Imagine trying to bend a rusted hinge. The corroding metal grinds together and sticks instead of gliding smoothly, making it hard to move. Your joints can stick like that, too, decreasing your mobility and causing you pain. In your toes, this can create problems like hallux rigidus.

“Rusty” Big Toe

Joints affected by arthritis grind together, becoming stiffer and stiffer with time. Hallux rigidus is the breakdown and stiffening of the first joint of the big toe. The more the condition progresses, the more difficult it is to bend and use your toe—without which it is difficult to walk normally. The damage can also cause a bone spur to grow out of the joint, further restricting your movement.

This causes pain when you try to push off the ground or otherwise use the affected big toe. Often the area around the joint swells. You may notice a bump from a spur developing like a callus on the top of your foot, or like a bunion on the side. The condition is progressive, so your joint degenerates with time, especially if you do not treat the problem.

Usually the general wear and tear over time grinds down the protective layers in the toe joint. Biomechanical issues that increase the pressure on the big toe contribute to the problem. Fallen arches, excessive overpronation, and extra-long metatarsal bones all change the way the foot functions and can increase the strain on the big toe. Traumatic injuries to the foot can breakdown the protective joint layers as well.

Relieving Arthritis Pain

Like other progressive conditions, the sooner you treat hallux rigidus, the easier it is to manage your pain. If you wait until you can hardly walk or spurs develop, restoring your joint function will be very difficult. Dr. Noah Levine will need to examine your toe carefully. Our expert staff will test your range of motion and may request X-rays or other diagnostic images to see the extent of the damage. Then we can begin managing your condition.

You will need to decrease the swelling and inflammation in your toe to relieve pain. Icing the joint can help. We may also recommend anti-inflammatory medications. You will most likely need to make shoe adjustments so that you’re putting less strain on your big toe. Look for models with sufficient arch support to stabilize your feet. A stiff or rocker-bottom sole won’t allow much bending at the joint, restricting some of the movement that aggravates the problem. Custom orthotics may also help by providing some of the stiffness and biomechanical correction you need.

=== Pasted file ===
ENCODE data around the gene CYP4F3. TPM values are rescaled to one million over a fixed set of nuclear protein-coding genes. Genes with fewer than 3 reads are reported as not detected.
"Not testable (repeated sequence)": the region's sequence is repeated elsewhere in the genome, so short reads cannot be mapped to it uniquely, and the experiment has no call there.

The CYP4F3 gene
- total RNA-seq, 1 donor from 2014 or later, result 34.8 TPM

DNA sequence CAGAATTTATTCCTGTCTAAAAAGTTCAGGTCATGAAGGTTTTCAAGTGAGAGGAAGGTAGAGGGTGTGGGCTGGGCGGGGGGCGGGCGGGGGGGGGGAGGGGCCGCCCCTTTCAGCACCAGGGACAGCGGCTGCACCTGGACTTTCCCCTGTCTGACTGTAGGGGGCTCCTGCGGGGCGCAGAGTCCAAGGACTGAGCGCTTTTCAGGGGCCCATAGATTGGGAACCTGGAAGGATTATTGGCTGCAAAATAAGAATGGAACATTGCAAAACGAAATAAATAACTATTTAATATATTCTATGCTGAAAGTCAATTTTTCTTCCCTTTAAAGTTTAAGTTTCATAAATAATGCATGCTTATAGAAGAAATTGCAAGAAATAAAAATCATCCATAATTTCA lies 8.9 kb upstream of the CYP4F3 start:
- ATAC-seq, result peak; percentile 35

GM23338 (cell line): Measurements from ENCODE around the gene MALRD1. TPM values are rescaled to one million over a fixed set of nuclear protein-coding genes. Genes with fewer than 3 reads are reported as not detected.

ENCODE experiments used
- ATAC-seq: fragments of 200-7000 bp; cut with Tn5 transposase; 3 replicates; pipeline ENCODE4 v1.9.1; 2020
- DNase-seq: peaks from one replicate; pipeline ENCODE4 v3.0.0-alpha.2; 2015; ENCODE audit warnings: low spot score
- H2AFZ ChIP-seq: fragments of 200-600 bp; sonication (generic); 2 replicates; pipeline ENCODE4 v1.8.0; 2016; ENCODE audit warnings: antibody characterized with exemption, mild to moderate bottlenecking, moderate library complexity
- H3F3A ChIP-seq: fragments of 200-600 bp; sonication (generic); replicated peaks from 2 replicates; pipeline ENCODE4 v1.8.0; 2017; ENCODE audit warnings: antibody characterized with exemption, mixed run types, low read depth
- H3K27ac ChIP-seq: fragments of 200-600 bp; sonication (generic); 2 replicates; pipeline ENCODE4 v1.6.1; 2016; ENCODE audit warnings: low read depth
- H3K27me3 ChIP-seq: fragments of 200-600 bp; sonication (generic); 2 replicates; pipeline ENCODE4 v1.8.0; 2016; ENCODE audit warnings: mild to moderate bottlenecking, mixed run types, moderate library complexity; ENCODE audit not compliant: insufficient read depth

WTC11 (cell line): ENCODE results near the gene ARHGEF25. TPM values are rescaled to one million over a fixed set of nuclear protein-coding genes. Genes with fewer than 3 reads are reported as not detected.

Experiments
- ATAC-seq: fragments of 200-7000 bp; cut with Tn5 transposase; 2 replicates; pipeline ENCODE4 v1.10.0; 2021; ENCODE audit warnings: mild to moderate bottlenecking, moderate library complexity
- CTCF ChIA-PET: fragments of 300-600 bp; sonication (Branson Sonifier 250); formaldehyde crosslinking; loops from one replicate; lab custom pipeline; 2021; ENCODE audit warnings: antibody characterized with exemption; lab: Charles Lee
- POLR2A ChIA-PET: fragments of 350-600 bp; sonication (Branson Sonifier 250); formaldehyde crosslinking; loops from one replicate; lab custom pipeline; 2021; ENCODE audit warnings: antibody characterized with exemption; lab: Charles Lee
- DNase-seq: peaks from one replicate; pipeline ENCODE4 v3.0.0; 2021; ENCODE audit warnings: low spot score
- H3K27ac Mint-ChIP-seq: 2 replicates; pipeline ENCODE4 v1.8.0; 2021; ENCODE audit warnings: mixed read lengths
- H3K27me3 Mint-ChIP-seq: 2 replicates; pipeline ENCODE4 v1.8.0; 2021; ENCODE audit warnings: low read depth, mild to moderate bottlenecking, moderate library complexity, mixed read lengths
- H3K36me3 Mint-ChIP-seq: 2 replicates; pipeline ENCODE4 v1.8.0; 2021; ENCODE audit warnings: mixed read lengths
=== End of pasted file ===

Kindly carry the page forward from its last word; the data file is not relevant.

If these conservative methods are ineffective, you may need more aggressive or invasive therapies. Direct injections of medication can help decrease the irritation and swelling in your joint. If the problem continues to worsen, you may need surgery to relieve the pain and manage the damage. Procedures may excise bone spurs and portions of the joint to allow for easier movement; replace the joint altogether, especially for older patients; or fuse the bones together in severe cases.

If you’re struggling with a stiff big toe that makes it hard to walk around, you may have hallux rigidus. This can painfully restrict your mobility and independence. Don’t wait until your arthritis progresses to the point that surgery is your only option for recovery. Contact Absolute Foot Care Specialists in Las Vegas for more information or an appointment to take care of your big toe. Call (702) 839-2010 or use our website request form.